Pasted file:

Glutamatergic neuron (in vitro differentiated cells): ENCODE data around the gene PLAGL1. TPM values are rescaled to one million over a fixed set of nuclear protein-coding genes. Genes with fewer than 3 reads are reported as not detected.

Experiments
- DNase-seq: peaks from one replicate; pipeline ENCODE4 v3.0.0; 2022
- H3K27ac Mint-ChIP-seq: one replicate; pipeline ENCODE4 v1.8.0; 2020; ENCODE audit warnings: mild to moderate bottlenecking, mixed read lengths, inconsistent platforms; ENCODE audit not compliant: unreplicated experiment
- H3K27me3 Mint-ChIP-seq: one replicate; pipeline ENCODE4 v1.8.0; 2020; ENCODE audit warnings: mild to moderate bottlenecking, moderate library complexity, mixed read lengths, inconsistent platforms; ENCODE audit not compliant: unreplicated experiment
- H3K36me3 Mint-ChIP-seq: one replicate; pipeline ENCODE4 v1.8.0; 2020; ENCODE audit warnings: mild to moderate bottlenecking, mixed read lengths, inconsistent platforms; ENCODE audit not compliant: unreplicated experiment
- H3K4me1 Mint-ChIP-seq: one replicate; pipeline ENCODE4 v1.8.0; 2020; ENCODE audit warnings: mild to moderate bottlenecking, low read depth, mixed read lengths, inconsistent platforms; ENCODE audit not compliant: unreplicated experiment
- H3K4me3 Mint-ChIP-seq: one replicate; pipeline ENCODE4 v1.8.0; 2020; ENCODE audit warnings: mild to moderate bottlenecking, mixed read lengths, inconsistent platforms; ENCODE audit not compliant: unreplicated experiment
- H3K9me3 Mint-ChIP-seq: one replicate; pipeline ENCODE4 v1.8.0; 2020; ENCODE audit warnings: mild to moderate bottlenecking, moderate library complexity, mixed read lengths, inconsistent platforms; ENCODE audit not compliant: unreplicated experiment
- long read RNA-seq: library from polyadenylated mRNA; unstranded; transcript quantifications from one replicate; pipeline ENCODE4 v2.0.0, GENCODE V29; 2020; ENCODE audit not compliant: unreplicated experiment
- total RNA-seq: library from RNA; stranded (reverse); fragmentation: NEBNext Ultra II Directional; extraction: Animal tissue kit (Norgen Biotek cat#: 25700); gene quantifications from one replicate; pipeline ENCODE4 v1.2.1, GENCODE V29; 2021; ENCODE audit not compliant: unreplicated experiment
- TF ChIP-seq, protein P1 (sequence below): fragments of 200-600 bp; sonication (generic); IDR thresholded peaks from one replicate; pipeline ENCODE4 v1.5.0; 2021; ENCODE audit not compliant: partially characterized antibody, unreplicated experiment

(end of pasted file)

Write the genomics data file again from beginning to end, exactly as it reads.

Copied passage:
Glutamatergic neuron (in vitro differentiated cells): ENCODE data around the gene PLAGL1. TPM values are rescaled to one million over a fixed set of nuclear protein-coding genes. Genes with fewer than 3 reads are reported as not detected.

Experiments
- DNase-seq: peaks from one replicate; pipeline ENCODE4 v3.0.0; 2022
- H3K27ac Mint-ChIP-seq: one replicate; pipeline ENCODE4 v1.8.0; 2020; ENCODE audit warnings: mild to moderate bottlenecking, mixed read lengths, inconsistent platforms; ENCODE audit not compliant: unreplicated experiment
- H3K27me3 Mint-ChIP-seq: one replicate; pipeline ENCODE4 v1.8.0; 2020; ENCODE audit warnings: mild to moderate bottlenecking, moderate library complexity, mixed read lengths, inconsistent platforms; ENCODE audit not compliant: unreplicated experiment
- H3K36me3 Mint-ChIP-seq: one replicate; pipeline ENCODE4 v1.8.0; 2020; ENCODE audit warnings: mild to moderate bottlenecking, mixed read lengths, inconsistent platforms; ENCODE audit not compliant: unreplicated experiment
- H3K4me1 Mint-ChIP-seq: one replicate; pipeline ENCODE4 v1.8.0; 2020; ENCODE audit warnings: mild to moderate bottlenecking, low read depth, mixed read lengths, inconsistent platforms; ENCODE audit not compliant: unreplicated experiment
- H3K4me3 Mint-ChIP-seq: one replicate; pipeline ENCODE4 v1.8.0; 2020; ENCODE audit warnings: mild to moderate bottlenecking, mixed read lengths, inconsistent platforms; ENCODE audit not compliant: unreplicated experiment
- H3K9me3 Mint-ChIP-seq: one replicate; pipeline ENCODE4 v1.8.0; 2020; ENCODE audit warnings: mild to moderate bottlenecking, moderate library complexity, mixed read lengths, inconsistent platforms; ENCODE audit not compliant: unreplicated experiment
- long read RNA-seq: library from polyadenylated mRNA; unstranded; transcript quantifications from one replicate; pipeline ENCODE4 v2.0.0, GENCODE V29; 2020; ENCODE audit not compliant: unreplicated experiment
- total RNA-seq: library from RNA; stranded (reverse); fragmentation: NEBNext Ultra II Directional; extraction: Animal tissue kit (Norgen Biotek cat#: 25700); gene quantifications from one replicate; pipeline ENCODE4 v1.2.1, GENCODE V29; 2021; ENCODE audit not compliant: unreplicated experiment
- TF ChIP-seq, protein P1 (sequence below): fragments of 200-600 bp; sonication (generic); IDR thresholded peaks from one replicate; pipeline ENCODE4 v1.5.0; 2021; ENCODE audit not compliant: partially characterized antibody, unreplicated experiment